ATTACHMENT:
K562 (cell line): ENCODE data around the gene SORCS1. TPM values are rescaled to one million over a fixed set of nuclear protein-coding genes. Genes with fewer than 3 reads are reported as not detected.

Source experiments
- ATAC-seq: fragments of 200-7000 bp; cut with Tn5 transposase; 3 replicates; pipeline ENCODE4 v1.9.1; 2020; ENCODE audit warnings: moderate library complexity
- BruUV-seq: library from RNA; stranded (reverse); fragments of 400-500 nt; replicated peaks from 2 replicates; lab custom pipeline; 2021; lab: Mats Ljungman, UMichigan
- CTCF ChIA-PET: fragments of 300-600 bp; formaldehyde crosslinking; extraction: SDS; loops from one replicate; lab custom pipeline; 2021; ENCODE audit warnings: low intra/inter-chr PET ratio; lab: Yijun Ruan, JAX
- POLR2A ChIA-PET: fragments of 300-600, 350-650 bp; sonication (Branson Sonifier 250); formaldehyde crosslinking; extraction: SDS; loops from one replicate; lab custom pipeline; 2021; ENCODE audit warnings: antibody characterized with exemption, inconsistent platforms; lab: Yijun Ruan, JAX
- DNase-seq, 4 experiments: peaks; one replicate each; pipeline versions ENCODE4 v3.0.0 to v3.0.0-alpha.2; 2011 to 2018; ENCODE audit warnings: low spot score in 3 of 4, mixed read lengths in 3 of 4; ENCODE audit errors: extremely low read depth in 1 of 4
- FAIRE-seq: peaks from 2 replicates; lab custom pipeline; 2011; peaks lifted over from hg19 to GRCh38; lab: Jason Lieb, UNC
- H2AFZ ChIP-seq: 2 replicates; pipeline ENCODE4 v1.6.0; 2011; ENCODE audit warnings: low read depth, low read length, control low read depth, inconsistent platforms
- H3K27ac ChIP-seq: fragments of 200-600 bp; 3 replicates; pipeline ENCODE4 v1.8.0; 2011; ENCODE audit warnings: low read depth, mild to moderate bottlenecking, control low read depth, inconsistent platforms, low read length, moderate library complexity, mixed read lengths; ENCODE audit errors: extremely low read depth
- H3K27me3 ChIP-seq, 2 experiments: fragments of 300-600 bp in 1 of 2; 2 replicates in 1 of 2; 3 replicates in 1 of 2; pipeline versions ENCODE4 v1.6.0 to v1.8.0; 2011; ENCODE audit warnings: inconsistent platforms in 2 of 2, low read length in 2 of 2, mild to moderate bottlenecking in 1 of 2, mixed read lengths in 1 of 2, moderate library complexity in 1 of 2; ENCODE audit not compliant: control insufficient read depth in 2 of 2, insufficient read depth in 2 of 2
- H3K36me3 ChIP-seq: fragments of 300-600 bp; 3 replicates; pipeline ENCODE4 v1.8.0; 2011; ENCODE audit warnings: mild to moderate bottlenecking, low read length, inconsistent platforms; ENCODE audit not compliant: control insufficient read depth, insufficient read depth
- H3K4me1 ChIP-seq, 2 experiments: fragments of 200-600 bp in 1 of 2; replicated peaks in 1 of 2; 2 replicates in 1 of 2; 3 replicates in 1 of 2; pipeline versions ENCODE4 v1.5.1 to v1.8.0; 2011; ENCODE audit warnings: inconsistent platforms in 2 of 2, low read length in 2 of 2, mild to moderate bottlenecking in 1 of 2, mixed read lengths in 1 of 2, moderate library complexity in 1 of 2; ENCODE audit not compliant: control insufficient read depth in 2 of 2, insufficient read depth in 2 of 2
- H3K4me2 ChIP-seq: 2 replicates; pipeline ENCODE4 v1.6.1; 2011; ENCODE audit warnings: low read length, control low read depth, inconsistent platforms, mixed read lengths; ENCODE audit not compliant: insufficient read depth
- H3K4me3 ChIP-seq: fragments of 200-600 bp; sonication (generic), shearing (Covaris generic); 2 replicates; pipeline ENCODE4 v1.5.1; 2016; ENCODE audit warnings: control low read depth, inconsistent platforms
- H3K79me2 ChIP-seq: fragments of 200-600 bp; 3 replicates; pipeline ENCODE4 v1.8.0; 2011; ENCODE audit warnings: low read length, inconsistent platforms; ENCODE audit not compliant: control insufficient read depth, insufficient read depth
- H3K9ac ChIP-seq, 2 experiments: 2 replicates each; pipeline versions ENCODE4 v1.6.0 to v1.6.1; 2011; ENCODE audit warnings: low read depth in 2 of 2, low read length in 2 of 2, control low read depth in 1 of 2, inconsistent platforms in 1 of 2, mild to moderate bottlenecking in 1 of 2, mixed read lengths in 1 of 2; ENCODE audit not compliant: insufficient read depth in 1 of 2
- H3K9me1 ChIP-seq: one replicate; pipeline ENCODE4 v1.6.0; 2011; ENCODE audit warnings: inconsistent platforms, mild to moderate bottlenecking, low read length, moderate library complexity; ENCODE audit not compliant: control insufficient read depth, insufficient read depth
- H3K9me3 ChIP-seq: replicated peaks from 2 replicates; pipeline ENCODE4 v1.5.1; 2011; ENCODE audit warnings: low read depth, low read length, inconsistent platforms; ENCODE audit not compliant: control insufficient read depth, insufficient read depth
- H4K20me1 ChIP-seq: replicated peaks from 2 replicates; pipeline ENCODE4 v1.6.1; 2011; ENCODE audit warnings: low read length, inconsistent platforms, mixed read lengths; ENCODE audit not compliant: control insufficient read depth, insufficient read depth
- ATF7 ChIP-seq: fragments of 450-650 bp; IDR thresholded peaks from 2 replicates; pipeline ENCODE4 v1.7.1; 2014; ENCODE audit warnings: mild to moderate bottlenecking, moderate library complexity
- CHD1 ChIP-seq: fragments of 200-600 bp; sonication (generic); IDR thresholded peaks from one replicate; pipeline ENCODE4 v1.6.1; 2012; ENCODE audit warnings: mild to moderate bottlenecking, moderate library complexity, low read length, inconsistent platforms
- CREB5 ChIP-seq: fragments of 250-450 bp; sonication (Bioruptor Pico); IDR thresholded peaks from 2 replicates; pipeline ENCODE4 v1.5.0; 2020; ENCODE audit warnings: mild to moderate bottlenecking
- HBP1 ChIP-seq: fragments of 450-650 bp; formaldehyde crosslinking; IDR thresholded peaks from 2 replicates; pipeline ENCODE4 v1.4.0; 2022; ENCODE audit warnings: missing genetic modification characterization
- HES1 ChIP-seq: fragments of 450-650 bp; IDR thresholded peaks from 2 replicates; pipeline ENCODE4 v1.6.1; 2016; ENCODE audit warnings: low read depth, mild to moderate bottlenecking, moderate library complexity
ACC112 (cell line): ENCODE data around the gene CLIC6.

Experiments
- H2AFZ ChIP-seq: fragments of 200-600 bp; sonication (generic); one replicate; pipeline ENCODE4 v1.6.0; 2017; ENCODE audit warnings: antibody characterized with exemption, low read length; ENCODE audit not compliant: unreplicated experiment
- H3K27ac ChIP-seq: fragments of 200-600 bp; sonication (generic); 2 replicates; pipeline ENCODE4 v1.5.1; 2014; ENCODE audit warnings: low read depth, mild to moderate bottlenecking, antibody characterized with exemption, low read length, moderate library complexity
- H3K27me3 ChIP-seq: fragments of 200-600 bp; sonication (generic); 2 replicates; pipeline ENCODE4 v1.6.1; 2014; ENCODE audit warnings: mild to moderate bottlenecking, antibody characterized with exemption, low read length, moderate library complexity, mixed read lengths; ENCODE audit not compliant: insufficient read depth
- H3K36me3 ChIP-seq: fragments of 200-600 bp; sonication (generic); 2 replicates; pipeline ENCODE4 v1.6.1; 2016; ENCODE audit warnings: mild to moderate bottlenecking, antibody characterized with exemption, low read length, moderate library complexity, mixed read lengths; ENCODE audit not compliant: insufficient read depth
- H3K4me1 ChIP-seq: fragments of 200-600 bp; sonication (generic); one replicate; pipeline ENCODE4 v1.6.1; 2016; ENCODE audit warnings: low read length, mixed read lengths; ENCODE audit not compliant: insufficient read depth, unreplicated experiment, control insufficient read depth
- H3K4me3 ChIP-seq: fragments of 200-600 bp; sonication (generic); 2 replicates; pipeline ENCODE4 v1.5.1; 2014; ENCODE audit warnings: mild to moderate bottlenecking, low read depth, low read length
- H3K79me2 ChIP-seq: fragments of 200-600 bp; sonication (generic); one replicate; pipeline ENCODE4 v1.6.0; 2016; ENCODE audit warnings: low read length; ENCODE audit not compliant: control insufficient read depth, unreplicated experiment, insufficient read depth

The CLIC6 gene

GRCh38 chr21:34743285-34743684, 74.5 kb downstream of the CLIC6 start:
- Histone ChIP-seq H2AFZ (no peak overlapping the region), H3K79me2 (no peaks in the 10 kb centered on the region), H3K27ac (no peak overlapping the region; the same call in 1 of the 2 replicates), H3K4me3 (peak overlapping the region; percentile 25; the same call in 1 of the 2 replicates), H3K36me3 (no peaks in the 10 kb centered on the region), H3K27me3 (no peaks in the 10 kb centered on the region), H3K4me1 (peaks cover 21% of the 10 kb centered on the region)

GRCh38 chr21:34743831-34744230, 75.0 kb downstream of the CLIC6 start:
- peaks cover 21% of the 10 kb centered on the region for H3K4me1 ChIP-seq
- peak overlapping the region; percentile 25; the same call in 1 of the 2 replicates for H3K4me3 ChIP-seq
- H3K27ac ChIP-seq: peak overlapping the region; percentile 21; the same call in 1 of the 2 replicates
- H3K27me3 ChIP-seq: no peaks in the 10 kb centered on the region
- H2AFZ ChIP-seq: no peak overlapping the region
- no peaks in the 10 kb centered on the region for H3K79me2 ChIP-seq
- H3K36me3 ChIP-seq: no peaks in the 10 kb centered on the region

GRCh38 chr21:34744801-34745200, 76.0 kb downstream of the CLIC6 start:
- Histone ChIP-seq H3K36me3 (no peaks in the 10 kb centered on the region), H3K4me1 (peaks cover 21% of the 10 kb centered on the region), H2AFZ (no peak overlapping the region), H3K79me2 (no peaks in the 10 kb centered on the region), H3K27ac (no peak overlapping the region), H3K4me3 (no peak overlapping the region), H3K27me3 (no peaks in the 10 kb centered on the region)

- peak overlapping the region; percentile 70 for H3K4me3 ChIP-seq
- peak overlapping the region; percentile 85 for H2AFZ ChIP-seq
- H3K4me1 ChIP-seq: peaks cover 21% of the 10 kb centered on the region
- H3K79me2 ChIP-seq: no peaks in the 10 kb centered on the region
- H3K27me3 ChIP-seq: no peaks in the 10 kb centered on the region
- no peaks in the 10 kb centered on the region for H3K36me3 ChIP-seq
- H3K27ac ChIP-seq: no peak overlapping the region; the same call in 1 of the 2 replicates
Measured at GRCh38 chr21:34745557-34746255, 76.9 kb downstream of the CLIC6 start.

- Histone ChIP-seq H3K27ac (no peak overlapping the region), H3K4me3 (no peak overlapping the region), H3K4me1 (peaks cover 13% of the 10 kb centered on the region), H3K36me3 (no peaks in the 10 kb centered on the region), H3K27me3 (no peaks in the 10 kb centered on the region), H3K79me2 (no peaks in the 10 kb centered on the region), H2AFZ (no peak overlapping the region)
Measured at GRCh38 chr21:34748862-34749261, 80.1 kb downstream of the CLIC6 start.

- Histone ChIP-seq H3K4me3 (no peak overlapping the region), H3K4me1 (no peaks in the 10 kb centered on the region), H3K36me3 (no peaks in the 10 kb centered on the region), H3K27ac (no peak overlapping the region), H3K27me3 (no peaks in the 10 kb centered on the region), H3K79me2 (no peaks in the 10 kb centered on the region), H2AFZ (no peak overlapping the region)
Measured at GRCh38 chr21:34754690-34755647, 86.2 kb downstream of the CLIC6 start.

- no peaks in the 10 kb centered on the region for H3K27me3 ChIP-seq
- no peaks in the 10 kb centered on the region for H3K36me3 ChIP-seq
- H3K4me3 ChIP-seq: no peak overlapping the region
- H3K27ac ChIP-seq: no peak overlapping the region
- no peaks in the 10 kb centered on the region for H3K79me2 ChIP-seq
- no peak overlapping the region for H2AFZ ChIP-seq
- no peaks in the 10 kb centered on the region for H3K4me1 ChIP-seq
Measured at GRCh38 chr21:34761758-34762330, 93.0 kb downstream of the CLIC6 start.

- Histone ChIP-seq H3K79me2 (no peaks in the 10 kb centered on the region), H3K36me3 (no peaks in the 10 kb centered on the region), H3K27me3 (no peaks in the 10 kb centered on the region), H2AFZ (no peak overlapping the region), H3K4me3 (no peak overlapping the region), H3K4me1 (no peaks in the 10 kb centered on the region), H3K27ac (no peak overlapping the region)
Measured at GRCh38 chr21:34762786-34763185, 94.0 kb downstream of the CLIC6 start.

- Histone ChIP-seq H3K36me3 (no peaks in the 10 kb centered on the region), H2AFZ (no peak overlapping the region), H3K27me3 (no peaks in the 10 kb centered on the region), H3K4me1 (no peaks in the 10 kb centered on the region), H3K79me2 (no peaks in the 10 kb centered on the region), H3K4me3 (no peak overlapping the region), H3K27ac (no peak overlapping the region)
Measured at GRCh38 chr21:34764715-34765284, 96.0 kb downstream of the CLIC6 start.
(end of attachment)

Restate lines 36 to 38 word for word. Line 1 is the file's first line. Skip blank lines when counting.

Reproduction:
GRCh38 chr21:34743285-34743684, 74.5 kb downstream of the CLIC6 start:
- Histone ChIP-seq H2AFZ (no peak overlapping the region), H3K79me2 (no peaks in the 10 kb centered on the region), H3K27ac (no peak overlapping the region; the same call in 1 of the 2 replicates), H3K4me3 (peak overlapping the region; percentile 25; the same call in 1 of the 2 replicates), H3K36me3 (no peaks in the 10 kb centered on the region), H3K27me3 (no peaks in the 10 kb centered on the region), H3K4me1 (peaks cover 21% of the 10 kb centered on the region)

GRCh38 chr21:34743831-34744230, 75.0 kb downstream of the CLIC6 start: